Updated: June 11, 2018 at 2:06 p.m.
David Dolling arrived at GW on a mission to expand the School of Engineering and Applied Science.
A decade later and just two months away from Dolling’s last day as dean, the engineering school has swelled in size, research projects and fundraising efforts, faculty members said.
Dolling announced in May that he will step down from his position Aug. 31 and go on sabbatical leave next academic year. Engineering professors said Dolling served as a visionary leader during his tenure, revolutionizing the school into a nationally ranked institution by leading the construction of the Science and Engineering Hall and expanding research opportunities.
“Leading SEAS as dean has been a privilege,” Dolling said in an email. “Working together, the faculty, staff, alumni and I have achieved a great deal. We prioritized our goals for SEAS and tackled the challenges together, and that creates a great sense of accomplishment.”
Dolling will return to GW as a professor and will teach engineering students.
“I am delighted to have the opportunity to return to the classroom, re-establish a research program, and be of service to SEAS and GW and the broader technical community,” he said.
The University named Rumana Riffat, the associate dean for academic affairs in SEAS, as interim leader of the school last month, though details have not yet been announced regarding a permanent dean search.
Serving as the dean since 2008, Dolling helped to oversee a $275 million endeavor to build the Science and Engineering Hall between 2011 and 2014 – a project that caused the school to ramp up fundraising efforts and increase outreach to donors. Dolling also led the creation of the biomedical engineering department in 2014 and oversaw the development of the Clark Engineering Scholars program in 2011, which awards dozens of SEAS students financial and networking opportunities each year.
“Of course, with the completion of the SEH, we have a tremendous new facility that helps enable our continued accomplishments, particularly in research,” he said.
Dolling said that nearly 60 engineering faculty members were added over the last decade, while an increase in donations funded three endowed professorships. He also worked to bridge the school’s gender gap and brought in more tenured faculty focused on improving the University’s research profile.
“Legacies become clearer with time, so I think it’s a bit premature to speak of them right now,” Dolling said. “What I do want the SEAS and GW community to know is how much I think we accomplished together over these 10 years and how much of a privilege it’s been to lead SEAS during this time of true transformation.”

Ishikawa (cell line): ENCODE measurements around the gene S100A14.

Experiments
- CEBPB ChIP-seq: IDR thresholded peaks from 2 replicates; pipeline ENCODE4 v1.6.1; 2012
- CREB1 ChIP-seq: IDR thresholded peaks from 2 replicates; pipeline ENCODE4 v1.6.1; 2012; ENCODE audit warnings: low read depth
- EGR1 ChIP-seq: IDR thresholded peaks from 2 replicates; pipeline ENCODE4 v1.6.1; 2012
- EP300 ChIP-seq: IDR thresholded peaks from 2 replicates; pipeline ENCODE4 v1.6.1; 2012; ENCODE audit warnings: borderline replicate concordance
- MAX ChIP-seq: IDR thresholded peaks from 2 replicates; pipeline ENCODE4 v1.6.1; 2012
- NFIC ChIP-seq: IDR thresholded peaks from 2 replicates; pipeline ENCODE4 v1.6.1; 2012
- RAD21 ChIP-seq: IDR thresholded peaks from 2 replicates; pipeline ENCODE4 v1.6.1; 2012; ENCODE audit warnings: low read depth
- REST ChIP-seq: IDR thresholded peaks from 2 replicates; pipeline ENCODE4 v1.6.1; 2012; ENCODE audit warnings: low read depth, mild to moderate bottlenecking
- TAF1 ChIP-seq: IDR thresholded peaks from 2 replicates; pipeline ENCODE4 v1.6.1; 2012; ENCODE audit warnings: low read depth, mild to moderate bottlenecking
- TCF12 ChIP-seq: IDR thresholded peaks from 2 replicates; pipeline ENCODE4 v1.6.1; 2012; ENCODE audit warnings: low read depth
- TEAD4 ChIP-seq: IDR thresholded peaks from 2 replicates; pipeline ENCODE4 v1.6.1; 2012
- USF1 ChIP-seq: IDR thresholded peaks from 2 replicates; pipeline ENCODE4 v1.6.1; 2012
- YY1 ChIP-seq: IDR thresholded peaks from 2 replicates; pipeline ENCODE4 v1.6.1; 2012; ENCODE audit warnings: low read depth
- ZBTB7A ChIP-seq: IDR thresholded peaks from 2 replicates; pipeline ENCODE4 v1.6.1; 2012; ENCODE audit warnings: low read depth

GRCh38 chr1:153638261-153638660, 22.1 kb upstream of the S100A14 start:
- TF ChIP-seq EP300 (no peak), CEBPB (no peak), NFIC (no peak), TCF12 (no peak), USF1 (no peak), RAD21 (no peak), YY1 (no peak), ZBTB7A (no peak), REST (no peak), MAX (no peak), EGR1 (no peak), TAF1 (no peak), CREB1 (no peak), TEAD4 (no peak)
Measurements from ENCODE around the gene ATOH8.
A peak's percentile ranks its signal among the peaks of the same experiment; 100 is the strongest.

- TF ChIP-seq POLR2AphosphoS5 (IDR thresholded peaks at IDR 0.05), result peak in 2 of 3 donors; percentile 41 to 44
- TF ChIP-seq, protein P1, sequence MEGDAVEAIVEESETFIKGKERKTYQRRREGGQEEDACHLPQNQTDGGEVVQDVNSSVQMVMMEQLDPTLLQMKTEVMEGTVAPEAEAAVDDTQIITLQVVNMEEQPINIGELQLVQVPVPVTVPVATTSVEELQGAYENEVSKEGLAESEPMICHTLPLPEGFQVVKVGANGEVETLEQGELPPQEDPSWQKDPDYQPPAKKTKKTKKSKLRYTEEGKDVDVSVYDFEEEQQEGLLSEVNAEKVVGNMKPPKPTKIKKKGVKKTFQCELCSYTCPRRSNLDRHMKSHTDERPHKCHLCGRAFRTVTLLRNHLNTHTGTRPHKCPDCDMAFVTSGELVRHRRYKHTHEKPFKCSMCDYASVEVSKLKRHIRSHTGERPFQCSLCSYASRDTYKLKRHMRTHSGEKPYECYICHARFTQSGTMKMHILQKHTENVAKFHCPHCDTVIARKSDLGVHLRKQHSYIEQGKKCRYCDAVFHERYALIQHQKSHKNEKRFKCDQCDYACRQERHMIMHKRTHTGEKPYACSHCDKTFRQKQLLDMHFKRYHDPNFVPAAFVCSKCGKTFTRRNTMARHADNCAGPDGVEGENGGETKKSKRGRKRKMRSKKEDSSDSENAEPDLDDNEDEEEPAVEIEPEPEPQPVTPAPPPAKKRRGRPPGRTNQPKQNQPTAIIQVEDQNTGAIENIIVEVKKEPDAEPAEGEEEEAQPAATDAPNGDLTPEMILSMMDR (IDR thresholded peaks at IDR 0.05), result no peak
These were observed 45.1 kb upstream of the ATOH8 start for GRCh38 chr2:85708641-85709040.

Prior to coming to GW, Dolling served as the associate dean for academic affairs and the chair of the aerospace engineering department at the University of Texas at Austin. He also earned a doctorate degree in aerospace engineering from London University.
But during his time leading the helm, Dolling also faced several challenges, including a lawsuit against the engineering school for allegedly failing to notify a retiring professor about an upcoming buyout program. Fundraising efforts to support the construction of SEH also stalled for months, prompting community concerns about how GW would support its most expensive real estate project.
Dolling declined to say what challenges he encountered serving as dean and how he overcame them.
“As dean, I’ve often spoken of our efforts to transform the school as an orchestra,” he said. “I may be the conductor, but everyone – our faculty and staff, students, alumni and the supporting offices throughout GW – has an instrument to play and contributes to our achievements.”
Faculty in the engineering school said Dolling’s fundraising and leadership skills, alongside his focus on research, fostered a productive atmosphere in SEAS for faculty and staff.
Joost Santos, an associate professor of engineering, said Dolling’s supportive approach to financially supporting students by creating scholarships, in addition to his work to get a new undergraduate systems engineering program accredited, has improved SEAS from a national ranking standpoint.
SEAS currently ranks as the 86th-best engineering school in the country, a higher ranking than when Dolling began his tenure, according to U.S. News and World Report.
“Dean Dolling’s fingerprint is all over SEAS,” Santos said. “The largest impact he created here is that SEH increased national recognition and brand recognition.”
David Nagel, a research engineering professor, said Dolling’s transparent communication with faculty and students through weekly newsletters and emails and his collaboration with the research office at GW resulted in a more effective system for research proposals and proper lab space.
“As a research professor, I was influenced by what Dean Dolling did for the school,” Nagel said. “His work on getting the new SEAS building resulted in me having a better situation overall.”
Jason Zara, an associate engineering professor, said he worked closely with Dolling to recruit undergraduates to the school and establish the biomedical engineering department at GW in 2014. Dolling was focused on building the SEAS community which formed a space where students and faculty could openly exchange ideas, he said.
“Dean Dolling has shown clear and strong leadership while still allowing space for people to have their own ideas,” Zara said. “I think that his lasting legacy will be his guidance of SEAS as it transitions toward becoming a preeminent research enterprise.”
Sarah Roach contributed reporting.
This post was updated to reflect the following changes:
The Hatchet incorrectly reported that Dolling served as the chair of the engineering program at the University of Texas at Austin. He was the chair of the aerospace engineering department. The post was also updated to clarify language about Dolling’s work to get a new engineering program accredited.